Federal regulators signed documents on Oct. 2 outlining an interim cleanup plan for a polluted southeastern Idaho Superfund site they say will cost $57 million and take up to five years to complete.
The Environmental Protection Agency said it opted to move forward with the plan for FMC Corp.’s former plant near Pocatello, but reserved the right to make changes, if necessary.
“EPA will continue to monitor the soil, air and groundwater to ensure the remedies outlined in this new cleanup plan are protective of people and the environment,” the EPA said. “Adjustments will be made if needed.”
Among other measures, rain barriers will be installed to prevent precipitation from seeping into contaminated areas at the site near U.S. Interstate 86. In addition, polluted groundwater that could leave the site will be treated before it reaches springs and the nearby Portneuf River.
The site is located on the reservation of the Shoshone-Bannock Tribes, which has questioned whether the plan will remedy contaminated soil to tribal standards.
Bill Bacon, an attorney for the tribes, said Indian leaders are meeting on Oct. 2, to formulate an official response to the plan. But their initial assessment wasn’t favorable.
“This is a cover-up, not a cleanup,” said Bacon. “We’ve always advocated that FMC needs to clean up.”
Lori Cohen, deputy director of EPA’s Superfund Cleanup Office in Seattle, said the plan – including capping pollution to prevent penetration from rain or snow – has been employed effectively at other polluted sites, including landfills.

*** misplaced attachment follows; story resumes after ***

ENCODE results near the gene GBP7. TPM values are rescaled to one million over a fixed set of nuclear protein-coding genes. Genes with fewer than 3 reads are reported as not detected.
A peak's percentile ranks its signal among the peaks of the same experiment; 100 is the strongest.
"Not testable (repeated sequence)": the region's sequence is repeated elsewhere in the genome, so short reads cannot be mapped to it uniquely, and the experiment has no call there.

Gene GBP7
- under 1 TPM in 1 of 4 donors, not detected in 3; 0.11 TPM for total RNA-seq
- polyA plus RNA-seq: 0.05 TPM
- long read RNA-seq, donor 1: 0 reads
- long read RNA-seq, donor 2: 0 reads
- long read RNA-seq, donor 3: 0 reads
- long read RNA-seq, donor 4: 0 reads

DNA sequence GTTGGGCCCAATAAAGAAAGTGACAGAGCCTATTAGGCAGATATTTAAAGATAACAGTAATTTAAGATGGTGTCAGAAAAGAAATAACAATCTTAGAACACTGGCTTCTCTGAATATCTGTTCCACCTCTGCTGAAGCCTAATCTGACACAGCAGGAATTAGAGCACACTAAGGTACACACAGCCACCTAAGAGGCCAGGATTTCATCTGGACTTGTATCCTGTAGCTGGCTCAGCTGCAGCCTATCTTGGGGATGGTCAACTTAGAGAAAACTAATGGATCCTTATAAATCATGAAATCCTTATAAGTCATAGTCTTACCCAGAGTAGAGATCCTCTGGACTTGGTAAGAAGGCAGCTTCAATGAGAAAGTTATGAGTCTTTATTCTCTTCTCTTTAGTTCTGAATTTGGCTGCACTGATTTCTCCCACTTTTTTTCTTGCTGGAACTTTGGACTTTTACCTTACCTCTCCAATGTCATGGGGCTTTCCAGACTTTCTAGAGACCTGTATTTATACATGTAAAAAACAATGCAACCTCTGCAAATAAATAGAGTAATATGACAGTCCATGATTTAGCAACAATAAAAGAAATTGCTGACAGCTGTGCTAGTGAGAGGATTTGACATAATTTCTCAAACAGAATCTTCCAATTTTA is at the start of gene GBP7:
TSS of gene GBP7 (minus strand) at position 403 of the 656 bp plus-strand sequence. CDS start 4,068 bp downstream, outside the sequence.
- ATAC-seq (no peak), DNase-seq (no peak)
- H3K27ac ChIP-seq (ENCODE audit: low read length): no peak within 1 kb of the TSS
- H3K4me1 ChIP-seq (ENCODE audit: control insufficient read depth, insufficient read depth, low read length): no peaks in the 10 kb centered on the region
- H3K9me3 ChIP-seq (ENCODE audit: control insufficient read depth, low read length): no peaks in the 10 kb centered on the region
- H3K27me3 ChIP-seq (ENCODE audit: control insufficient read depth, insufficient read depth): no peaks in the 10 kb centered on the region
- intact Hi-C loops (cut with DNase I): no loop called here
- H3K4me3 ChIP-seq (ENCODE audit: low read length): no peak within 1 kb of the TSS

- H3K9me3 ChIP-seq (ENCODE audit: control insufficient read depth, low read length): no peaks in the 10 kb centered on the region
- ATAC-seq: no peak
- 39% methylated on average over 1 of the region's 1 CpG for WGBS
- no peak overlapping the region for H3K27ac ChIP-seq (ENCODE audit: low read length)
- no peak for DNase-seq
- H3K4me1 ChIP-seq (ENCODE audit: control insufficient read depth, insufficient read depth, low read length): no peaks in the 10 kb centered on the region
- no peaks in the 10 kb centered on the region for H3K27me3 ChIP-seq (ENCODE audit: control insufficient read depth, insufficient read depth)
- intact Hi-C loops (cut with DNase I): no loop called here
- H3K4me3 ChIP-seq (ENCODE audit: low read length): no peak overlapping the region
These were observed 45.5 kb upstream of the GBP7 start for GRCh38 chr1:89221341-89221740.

However, given the tribe’s objections, the EPA has opted to keep open the option of making changes, she said.
For instance, the EPA has agreed to an independent review of soil cleanup technologies, to be undertaken during the next year, to see if any would be effective at the FMC site.
“Certainly we have heard a lot of concerns, we’ve been in many discussions and consultations with the tribe about this cleanup plan,” Cohen said.
The EPA’s announcement came on the heels of an initial cleanup plan dating to 1998.
During the intervening years, the site has been plagued by other problems, including “burping” ponds – volatile waste repositories that produce phosphine gas that smells of rotten fish and can damage respiratory, nervous and gastrointestinal systems.
Tests have detected elemental phosphorus from spills and leaks 85 feet below ground. Refined elemental phosphorous is unstable and can burn uncontrollably or explode when exposed to air.
The EPA says cost of the cleanup will be borne by the company and overseen by the agency and the Shoshone-Bannock tribes. The effort could start in about a year after the completion of preliminary engineering work.
Philadelphia-based FMC, which had $3.4 billion in sales in 2011, operated an elemental phosphorous production plant from the 1940s to 2001 on the Eastern Michaud Flats area of the Shoshone-Bannock reservation. Its customers included the food industry, which uses phosphate in a number of products, including soft drinks and toothpaste.
The company blamed rising electricity costs for the shutdown.
Paul Yochum, the last plant manager who remains on contract with FMC, said the company is pleased the EPA released the cleanup plan after months of negotiations, because it will allow the company to begin work on a final remedy to address pollution concerns – and prepare the site for eventual redevelopment.t